Climate change is affecting everything from the fires in the Fort McMurray region to drought in California and elsewhere.
But the climate change stakes are particularly high in the Canadian Prairies, according to a recent University of Manitoba study, which says the Prairies could be the most affected area in the world over the next few decades. A permanent return to the circumstances of the Dirty Thirties is not unfathomable.
Jeopardizing our breadbasket makes climate change the most serious threat to food security in Canada and much of the rest of the world.
Learning that climate change will affect agriculture is not overly surprising, but the expected pace is jaw-dropping.
The report suggests that summers in the Prairies will become hotter and longer. Using Prairie Climate Atlas, a group of scientists predicted disturbing climate changes over the next 50 to 60 years.
For example, the atlas predicts Winnipeg could see 46 days a year of temperatures over 30C – currently, Winnipeg experiences 11 days of 30-degree weather on average a year. For Edmonton, Calgary, Regina and Saskatoon, the number of days of 30-degree weather could be up to seven times current averages. These are desert-like temperatures, similar to what one finds in Texas or even in Mexico.
And yes, fire-stricken Fort McMurray is likely to experience warmer and dryer weather in the future.
These statistics paint a disturbing picture: more heat and less moisture will compromise our agrifood economy. When that happens, food will become less affordable and the ability for some regions to grow food will diminish. Those most vulnerable to climate change will include low-income people and aboriginal communities.
Canada is ranked seventh in world in cereal production and ninth in meat production; first in canola, second in oats, third in pulses and fourth in barley. Overall, as an agricultural exporting country, Canada ranks sixth. The Prairies are home to nearly half of Canada’s farms and a much larger share of its cropland and grassland.
But crop yields could easily drop by more than 50 percent in the Prairies as a result of climate change.
And that means our contribution to global food systems could be seriously endangered. And certainly, what will affect the Prairies, ultimately, is a matter of concern for all Canadians.
Changes in weather cycles can also mean crop pests and disease are more likely to flourish due to higher levels of atmospheric carbon dioxide, as are pests and pathogens in livestock.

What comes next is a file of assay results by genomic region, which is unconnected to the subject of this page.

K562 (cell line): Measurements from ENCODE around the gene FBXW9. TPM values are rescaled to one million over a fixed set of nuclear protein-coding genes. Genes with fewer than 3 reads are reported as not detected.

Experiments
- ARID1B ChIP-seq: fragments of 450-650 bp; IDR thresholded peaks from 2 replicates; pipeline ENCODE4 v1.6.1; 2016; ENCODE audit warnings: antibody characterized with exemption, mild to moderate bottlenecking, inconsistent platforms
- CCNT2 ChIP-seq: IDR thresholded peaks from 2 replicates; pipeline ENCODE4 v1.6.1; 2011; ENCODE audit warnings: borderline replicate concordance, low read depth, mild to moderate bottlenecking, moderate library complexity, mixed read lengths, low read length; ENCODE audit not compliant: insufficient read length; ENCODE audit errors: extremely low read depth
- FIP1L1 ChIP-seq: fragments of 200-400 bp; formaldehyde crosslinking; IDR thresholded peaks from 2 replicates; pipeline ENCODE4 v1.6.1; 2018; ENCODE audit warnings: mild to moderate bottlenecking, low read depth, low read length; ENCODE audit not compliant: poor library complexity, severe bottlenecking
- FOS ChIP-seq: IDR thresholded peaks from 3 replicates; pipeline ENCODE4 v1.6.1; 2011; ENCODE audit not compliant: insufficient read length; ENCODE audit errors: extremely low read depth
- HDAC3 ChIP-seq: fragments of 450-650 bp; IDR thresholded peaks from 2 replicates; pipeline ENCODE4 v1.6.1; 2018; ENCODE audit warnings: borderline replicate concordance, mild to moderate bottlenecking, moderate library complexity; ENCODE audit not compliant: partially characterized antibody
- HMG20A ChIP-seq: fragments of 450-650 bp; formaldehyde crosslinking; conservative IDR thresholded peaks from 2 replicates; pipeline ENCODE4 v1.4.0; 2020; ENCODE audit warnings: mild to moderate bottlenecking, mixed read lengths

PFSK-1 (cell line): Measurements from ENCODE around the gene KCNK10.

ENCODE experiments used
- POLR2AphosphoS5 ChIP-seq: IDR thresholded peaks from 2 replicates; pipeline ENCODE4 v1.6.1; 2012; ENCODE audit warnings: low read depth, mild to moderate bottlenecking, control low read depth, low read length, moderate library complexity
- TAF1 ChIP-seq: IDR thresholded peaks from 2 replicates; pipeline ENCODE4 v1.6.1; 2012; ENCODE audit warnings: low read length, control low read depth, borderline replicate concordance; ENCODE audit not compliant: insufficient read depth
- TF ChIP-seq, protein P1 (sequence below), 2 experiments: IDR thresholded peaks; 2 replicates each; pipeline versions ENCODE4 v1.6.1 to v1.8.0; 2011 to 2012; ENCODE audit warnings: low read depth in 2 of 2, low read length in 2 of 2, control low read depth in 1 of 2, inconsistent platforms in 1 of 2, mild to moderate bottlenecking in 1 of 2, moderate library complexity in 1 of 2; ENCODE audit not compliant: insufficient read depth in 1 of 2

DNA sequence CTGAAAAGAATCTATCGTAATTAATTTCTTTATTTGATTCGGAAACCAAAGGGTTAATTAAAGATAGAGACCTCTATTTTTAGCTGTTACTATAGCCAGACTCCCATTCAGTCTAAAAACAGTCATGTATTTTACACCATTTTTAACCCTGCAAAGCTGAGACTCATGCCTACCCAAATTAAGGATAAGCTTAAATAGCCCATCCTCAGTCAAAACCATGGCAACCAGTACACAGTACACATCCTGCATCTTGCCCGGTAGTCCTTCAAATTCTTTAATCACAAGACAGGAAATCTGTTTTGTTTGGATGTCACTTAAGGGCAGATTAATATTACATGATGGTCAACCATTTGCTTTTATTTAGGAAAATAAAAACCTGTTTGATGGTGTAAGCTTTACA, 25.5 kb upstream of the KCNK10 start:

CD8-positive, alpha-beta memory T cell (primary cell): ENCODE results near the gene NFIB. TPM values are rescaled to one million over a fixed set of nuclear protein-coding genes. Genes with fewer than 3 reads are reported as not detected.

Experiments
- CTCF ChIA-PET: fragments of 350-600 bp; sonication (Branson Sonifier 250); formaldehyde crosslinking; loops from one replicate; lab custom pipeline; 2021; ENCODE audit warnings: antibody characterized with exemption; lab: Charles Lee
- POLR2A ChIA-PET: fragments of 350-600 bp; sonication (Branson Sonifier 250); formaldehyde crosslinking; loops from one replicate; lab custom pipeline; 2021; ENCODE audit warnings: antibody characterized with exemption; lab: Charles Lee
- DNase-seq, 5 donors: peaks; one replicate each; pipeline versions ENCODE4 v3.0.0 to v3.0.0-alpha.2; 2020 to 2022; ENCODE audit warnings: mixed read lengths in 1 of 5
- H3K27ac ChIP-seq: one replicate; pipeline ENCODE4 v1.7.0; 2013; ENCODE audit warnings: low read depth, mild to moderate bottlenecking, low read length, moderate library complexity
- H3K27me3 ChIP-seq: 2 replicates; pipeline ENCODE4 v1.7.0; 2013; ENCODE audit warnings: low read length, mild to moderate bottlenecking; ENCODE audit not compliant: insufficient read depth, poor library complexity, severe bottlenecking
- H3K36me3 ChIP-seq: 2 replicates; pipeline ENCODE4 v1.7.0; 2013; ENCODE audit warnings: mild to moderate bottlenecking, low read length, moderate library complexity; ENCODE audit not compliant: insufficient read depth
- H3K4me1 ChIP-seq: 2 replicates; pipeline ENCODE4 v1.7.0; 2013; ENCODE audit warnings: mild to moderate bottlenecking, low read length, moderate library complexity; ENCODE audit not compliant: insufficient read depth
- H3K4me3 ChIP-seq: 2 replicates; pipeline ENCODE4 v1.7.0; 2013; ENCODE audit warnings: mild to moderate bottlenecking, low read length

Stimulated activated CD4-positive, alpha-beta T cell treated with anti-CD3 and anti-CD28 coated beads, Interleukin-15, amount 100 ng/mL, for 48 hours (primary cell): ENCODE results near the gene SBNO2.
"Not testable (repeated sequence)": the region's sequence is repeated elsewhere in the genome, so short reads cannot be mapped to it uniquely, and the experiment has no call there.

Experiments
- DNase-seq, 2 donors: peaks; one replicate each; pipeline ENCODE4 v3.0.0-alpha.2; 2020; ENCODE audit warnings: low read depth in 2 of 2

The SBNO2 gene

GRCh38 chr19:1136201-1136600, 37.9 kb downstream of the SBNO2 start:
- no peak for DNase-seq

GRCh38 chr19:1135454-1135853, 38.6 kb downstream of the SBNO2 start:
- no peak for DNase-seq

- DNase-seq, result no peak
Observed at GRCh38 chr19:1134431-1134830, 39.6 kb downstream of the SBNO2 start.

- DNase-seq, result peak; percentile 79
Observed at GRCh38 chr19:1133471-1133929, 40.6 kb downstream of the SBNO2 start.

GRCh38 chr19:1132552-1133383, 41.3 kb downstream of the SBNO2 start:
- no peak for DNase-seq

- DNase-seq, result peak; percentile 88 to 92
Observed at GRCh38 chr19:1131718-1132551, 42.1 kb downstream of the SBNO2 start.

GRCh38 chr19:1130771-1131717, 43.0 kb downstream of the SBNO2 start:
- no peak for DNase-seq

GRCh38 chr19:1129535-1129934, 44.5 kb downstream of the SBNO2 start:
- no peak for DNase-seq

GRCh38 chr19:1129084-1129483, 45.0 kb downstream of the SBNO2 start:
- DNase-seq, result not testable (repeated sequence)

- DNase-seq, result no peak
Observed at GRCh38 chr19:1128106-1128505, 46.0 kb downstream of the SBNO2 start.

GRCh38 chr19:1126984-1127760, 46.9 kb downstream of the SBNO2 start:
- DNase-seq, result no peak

In addition, irrigation issues will be multiplied. They have been on the radar for some time in the Prairies, but climatic perils will ramp up the pressure for water.
Media coverage of droughts in California and elsewhere has been extensive. But we rarely consider how weather patterns can affect the Canadian agrifood sector.
We are starting to see the picture now, and must consider how we can adapt to the new normal of water scarcity and changes in temperature.
Coping with climate change will involve a comprehensive plan in which policymakers and industry stakeholders alike identify and develop preventive measures to offset what is likely to happen.
What goes on in urban areas affects rural Canada, and the University of Manitoba data makes it clear that changes are needed that not only safeguard urban quality of life, but also the future of food systems in general.
Ontario’s climate change plan is a good start, but it will require a multi-sectorial, multi-regional strategy that melds into a national food strategy.
But we are still waiting for the federal government to generate or endorse a game-changing food national strategy. Compared to America’s Farm Bill, Canada’s Growing Forward strategy is mainly an inconsequential attempt to check all the proverbial political boxes.
The Dirty Thirties, a time of depression and drought, were shattering.
Eighty years later, we have data to foresee a recurrence of such devastation, and a clear vision for what can happen to our agrifood systems. We need to take action now in order to make a difference for all Canadians – and the world.
Dr. Sylvain Charlebois is senior director of the agri-food analytics lab and a professor in food distribution and policy at Dalhousie University.